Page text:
10. Family is the most important thing. Spending time with my Clemons Clan gang, my Griffith family at Green River or at my cousin's baby shower welcoming Baby Scarlette, or the Bates/Bowling group on Twin Cedar Road this summer has been like balm to my soul. Hearing Melody laugh and seeing her begin to toddle, or listening to Will talk, or just holding Wallace's hand as we rode around Hollybush... well, knowing you belong is comforting. Having someone who knows you, who gets you, who lets you just be you, is invaluable. God made us for relationships, but too often we humans mess them up. May I continue to grow in grace and love, and continue to appreciate these gifts that have been loaned to me for this time.

Saturday, July 30, 2016

Our Summer of HIking

So if you know me you know I don't care much for exercise, but I've been trying to be more active. I do love the outside, minus the bugs and the Kentucky humidity...

But nature is gorgeous and I'm amazed and in awe when I'm out in the woods.

So naturally, because I'm such an outdoors girl and love to move so much, Wallace and I decided to take up hiking. I've lived an hour from the Gorge all my life, and have never really spent much time there. Oh, sure there's been the requisite trip to Natural Bridge most summers, and we spent a lot of time at the picnic shelter and in the creek there when I was young feeding ducks with Mamaw Na, but I'd never really hiked...

because, you know.  Bugs and snakes and sweat...

So, anyway, we researched a little bit and found a site that had 10 top hikes in the Gorge, and we set out to go see them... because Kentucky is beautiful and it's something we can do together (and we have limited cell service, which is a plus for me!)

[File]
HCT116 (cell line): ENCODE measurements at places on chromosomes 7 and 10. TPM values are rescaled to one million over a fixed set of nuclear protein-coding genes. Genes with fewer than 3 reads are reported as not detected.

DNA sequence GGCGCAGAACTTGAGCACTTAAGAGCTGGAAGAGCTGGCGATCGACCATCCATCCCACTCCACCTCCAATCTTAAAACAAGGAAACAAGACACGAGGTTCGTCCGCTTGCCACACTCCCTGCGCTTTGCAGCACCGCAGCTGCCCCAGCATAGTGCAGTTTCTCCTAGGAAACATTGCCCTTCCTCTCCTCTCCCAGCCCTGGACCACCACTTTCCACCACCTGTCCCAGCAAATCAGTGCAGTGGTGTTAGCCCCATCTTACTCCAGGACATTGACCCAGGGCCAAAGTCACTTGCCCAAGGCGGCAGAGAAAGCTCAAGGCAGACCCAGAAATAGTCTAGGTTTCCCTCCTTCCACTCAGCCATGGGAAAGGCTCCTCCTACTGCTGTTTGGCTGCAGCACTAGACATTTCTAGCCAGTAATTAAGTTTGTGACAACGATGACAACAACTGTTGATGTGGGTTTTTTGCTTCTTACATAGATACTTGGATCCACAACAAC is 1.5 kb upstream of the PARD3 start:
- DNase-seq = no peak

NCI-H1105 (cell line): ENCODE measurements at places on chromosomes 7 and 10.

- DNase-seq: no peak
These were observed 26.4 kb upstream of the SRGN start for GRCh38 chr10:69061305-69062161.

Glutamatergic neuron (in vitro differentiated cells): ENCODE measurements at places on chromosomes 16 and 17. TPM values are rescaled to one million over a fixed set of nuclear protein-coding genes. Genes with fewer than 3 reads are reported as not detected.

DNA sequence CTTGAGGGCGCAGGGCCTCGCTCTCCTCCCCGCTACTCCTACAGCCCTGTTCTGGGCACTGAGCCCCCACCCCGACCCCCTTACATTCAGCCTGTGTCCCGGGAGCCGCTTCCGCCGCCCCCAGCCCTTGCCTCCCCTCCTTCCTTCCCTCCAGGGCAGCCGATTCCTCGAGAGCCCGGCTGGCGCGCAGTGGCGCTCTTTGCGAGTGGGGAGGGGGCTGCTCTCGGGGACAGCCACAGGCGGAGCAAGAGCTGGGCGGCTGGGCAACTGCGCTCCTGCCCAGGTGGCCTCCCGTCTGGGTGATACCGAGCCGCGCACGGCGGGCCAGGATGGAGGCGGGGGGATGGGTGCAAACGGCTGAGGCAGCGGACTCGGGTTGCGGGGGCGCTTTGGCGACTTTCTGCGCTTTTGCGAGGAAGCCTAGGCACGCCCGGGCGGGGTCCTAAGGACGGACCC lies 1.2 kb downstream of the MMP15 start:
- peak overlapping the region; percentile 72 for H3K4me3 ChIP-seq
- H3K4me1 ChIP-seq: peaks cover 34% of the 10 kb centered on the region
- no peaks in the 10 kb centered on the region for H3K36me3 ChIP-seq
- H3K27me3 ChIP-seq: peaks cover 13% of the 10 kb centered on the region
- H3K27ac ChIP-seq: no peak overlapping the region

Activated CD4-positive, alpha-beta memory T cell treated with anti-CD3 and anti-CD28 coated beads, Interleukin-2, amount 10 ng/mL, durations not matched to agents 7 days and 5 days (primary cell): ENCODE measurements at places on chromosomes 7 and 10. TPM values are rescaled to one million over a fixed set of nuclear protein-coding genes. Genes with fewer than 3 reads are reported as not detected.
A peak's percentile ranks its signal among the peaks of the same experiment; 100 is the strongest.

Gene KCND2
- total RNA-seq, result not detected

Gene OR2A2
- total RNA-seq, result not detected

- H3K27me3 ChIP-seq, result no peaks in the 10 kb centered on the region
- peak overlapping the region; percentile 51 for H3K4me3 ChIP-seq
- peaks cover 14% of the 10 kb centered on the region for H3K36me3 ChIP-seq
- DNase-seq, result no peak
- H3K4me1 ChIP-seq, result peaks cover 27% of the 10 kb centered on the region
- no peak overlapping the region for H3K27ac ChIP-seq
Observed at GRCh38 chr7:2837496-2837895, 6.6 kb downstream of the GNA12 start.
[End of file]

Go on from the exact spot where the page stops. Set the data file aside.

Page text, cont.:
We had hopes to get them all accomplished this summer, but then got sidetracked at Natural Bridge because who knew there was more than one trail there???

And also, rain and humidity and hot weather because who wants to die hiking in 90+ degrees?

So, our plan is to finish up this list during the fall on weekends when there isn't volleyball or SMS football or UK football.
  1. Indian Staircase and Indian Arch (3.5 miles – unmarked – difficult) *to be completed at a later date
  2. Whittleton Arch (2.5 miles – easy)
This one actually doubles on our to do list because it connects the Natural Bridge to the Gorge. On June 28, Wallace and I walked 7.1 miles- parked and walked Lakeside Trail at Natural Bridge, up to Hemlock Lodge, around to Whittleton Campground, and then followed Whittleton Trail to Hwy 15, and went to the overpass looking at the Mountain Parkway at Slade Hill. On our way back, we sidetracked to Whittleton Arch, which is one of the prettiest arches I've seen. Lots of huge rock formations along the way. (And, of course, we then celebrated our hike with some Miguel's Pizza!).

3. Double Arch, Star Gap Arch, Arch of Triumph (5.6 miles – unmarked – moderate) *to be completed at a later date
    4. Gray’s Arch (4.0 miles – easy)